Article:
A referendum reprise

In the run-up to the very divisive and often unpleasant fire hall borrowing referendum, a friend dropped into my office to ask for a copy of the column I wrote shortly after the successful referendum that led to the massive overhaul of Creston & District Community Complex and addition of the aquatic centre.

In the run-up to the very divisive and often unpleasant fire hall borrowing referendum a friend dropped into my office to ask for a copy of the column I wrote shortly after the successful referendum that led to the massive overhaul of Creston & District Community Complex and addition of the aquatic centre. We don’t keep our archives here, so I dropped into the Creston Museum, where they are stored. I found the column in question—only because someone who remembers dates better than I do had narrowed it down for me—and photographed that page from the bound volume.

I don’t read my own work after I have written it, and I often have trouble remembering what I wrote about last week, so it was a strange feeling when I sat down to read the following piece, from November 23, 2006. I was surprised at the pleasant memories it stirred in me.

So, in this rushed week leading into the production of this final edition of 2017, I invite readers to step into the way-back machine and remember what for many of us was a very joyous occasion:

Clap, clap, clap. That is my print version of a standing ovation. It’s for the Friends of the Community Complex and the Creston Valley Aquatic Society. It’s for local politicians who had the courage to let voters have a say. And, of course, it’s to the residents of the Creston Valley who have broken our recent history of being naysayers by approving expenditures for an upgraded recreation centre and aquatic facility.

Having spent last week in Calgary (yes, we cast our votes earlier) I was surprised at the anxiety I felt on Saturday night, wondering what the results were. But I couldn’t bring myself to call friends on a cell phone, thinking it would be a long, long, long drive home on Sunday if the referendum was defeated. When we got into town- in time to enjoy the Lions’ Grey Cup win- I ran into a friend while picking up milk at Overwaitea and was ecstatic to learn of the results.

I think that our citizens are to be congratulated for the interest they took in the issue, on both sides of the argument. While I remain firm in my belief that many of the no side campaigners simply dislike paying taxes, I think most were generally fair and accurate in expressing their concerns. I hope that they don’t disappear from the scene but instead work with the process to see we get the best value for our tax dollars and end up with a facility that will serve us for the coming decades.

Make no mistake about it- the decision to spend up to $18 million has the potential to divide the community. But people on both sides need to accept that the process is no different than ones in the past that have seen voters turn down an indoor pool, a new library, and the sterile insect release program. Folks who said the referendum should require a double majority actually got their wish when more than half the eligible voters cast ballots and more than half voted yes.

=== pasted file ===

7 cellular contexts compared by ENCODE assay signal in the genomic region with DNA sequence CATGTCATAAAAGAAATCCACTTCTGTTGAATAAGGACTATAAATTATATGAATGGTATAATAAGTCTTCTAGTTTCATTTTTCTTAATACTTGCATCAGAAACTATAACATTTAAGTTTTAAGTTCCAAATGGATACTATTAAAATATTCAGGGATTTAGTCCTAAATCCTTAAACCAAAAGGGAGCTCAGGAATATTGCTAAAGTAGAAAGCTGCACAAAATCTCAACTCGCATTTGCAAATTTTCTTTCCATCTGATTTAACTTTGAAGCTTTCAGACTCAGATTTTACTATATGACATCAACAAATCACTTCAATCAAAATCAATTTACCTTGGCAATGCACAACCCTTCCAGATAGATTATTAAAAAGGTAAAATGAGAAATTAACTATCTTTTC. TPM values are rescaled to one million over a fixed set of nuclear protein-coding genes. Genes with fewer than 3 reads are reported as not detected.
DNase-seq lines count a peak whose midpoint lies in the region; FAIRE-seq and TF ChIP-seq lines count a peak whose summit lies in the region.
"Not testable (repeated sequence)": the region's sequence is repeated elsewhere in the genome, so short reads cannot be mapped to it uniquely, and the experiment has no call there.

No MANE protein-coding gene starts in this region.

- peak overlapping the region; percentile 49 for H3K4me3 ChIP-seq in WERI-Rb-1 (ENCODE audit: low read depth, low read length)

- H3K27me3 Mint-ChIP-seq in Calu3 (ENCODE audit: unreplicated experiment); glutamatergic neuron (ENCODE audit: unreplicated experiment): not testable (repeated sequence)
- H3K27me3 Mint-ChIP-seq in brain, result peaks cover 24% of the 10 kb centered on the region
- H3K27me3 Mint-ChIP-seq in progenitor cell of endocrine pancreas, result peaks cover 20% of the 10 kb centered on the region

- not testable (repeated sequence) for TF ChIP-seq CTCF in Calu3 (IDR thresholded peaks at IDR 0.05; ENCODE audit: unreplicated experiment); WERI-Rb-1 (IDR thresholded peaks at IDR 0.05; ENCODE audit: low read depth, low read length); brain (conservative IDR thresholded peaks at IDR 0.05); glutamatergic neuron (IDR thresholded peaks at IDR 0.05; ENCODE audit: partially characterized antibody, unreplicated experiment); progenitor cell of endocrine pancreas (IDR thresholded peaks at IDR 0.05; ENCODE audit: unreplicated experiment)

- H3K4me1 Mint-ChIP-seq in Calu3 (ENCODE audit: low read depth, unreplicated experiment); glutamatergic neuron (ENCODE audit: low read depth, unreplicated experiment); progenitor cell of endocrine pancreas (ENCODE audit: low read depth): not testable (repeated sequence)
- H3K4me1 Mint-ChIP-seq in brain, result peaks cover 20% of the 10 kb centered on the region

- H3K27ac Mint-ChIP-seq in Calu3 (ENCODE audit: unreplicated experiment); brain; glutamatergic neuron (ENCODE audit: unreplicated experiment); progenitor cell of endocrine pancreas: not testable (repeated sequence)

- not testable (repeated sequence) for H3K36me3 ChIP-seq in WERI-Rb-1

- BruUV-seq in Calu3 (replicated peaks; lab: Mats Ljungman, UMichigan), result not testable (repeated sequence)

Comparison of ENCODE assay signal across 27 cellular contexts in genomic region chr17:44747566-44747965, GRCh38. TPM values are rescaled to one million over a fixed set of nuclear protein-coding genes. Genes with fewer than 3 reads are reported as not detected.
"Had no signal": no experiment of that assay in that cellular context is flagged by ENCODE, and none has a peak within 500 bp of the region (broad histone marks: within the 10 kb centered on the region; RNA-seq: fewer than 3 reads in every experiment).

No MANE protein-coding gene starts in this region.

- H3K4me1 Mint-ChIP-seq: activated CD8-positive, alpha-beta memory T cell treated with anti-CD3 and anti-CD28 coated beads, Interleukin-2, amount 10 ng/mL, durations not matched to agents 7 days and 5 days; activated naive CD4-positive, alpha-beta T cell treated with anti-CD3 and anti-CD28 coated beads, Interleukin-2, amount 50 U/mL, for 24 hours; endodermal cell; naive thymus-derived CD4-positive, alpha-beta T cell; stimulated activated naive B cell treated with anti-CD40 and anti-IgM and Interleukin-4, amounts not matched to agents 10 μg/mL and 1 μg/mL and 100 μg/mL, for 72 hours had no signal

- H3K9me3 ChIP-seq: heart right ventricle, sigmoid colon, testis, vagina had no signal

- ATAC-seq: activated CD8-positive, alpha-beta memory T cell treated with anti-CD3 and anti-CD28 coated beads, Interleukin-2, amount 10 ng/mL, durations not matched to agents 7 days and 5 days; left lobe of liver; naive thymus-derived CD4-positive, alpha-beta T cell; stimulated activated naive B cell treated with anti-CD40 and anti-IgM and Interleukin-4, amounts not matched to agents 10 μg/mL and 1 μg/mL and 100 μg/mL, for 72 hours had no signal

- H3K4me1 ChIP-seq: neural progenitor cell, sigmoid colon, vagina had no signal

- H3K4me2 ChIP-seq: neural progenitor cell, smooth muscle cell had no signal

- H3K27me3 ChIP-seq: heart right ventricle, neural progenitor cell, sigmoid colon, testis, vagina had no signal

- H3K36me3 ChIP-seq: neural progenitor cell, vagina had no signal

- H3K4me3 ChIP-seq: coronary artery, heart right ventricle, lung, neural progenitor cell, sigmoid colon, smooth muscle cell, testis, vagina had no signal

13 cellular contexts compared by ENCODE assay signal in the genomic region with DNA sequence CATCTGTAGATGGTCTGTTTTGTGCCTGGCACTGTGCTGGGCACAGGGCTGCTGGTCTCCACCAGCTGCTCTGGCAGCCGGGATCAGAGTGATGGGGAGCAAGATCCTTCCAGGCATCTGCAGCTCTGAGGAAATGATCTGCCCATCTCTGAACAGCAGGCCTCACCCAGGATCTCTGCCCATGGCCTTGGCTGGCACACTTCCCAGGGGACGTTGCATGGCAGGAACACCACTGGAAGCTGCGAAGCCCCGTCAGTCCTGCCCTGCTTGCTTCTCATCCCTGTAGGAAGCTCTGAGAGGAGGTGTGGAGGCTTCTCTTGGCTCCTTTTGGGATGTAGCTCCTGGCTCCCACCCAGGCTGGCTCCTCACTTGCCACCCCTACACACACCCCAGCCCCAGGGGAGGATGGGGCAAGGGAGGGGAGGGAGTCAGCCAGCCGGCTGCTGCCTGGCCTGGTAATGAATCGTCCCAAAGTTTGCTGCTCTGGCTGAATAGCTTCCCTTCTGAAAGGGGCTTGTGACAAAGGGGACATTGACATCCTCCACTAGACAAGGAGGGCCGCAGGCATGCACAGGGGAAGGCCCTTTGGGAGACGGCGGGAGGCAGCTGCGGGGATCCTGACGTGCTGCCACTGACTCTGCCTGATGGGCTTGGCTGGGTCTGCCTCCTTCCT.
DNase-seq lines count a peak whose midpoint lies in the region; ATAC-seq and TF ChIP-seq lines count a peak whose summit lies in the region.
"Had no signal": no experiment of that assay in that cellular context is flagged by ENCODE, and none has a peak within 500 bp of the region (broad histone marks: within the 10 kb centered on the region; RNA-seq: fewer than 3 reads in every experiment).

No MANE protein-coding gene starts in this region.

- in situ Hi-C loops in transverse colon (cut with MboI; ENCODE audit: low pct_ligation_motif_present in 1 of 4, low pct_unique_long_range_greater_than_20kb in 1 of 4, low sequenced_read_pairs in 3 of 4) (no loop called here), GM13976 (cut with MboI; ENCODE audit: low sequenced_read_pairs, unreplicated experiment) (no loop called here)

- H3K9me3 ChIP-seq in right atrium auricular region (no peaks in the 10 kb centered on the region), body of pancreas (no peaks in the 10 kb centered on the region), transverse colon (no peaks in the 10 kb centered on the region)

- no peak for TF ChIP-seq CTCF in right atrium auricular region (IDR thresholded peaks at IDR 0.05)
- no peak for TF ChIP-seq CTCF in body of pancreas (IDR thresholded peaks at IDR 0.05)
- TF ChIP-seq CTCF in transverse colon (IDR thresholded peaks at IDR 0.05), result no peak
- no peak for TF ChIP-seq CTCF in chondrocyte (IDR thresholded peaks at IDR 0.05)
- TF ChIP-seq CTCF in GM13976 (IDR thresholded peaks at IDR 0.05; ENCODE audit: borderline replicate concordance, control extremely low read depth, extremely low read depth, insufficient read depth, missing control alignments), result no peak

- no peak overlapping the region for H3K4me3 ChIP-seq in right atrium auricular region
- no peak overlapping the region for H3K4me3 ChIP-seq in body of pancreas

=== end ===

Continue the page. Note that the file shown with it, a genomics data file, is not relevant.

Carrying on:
In the weeks leading up to Saturday’s vote, I had concluded that the decision would be a bellwether for the Creston Valley, that we would either move 20 years forward or 20 years back with the outcome. As one of the nearly 61 percent who cast yes votes, I am obviously one who is also in favour of moving forward instead of simply resting on our laurels as a beautiful valley.

A yes vote will have positive ramifications in ways I suspect we can’t even imagine so soon after the fact. It delivers an important message not only to prospective businesses and residents but to ourselves, that we believe in each other and that we are worth investing in. Perhaps, once the facility is built, we can embark on a campaign to become the fittest community in the province, reducing our reliance on the health care system. An indoor aquatic facility and improved recreation centre give us that opportunity and what better way to make it a true community centre than to embark on ambitious goals? We’ve done just that with the referendum so it isn’t much of a stretch to think our ambition didn’t die when we cast our ballots.

In the more than 27 years since we came to Creston, I’ve become so used to people saying no to new public facilities, time changes, politicians who think outside the box and change in general that it seems almost miraculous that we’ve broken the pattern. Maybe it was the many newcomers who so clearly see what we are lacking. Maybe it was the superb, factual campaign conducted by the yes side. Or maybe it was the many senior citizens who believe this was an opportunity that truly does benefit all age groups. Whatever the reasons for the success of Saturday’s vote, I’m especially pleased for families – what a wonderful, welcoming message we have sent to parents and their children. With this change, I am convinced, will come many others. With some effort and diligence from all sides, we can ensure those changes benefit the broadest possible cross-section of our population.

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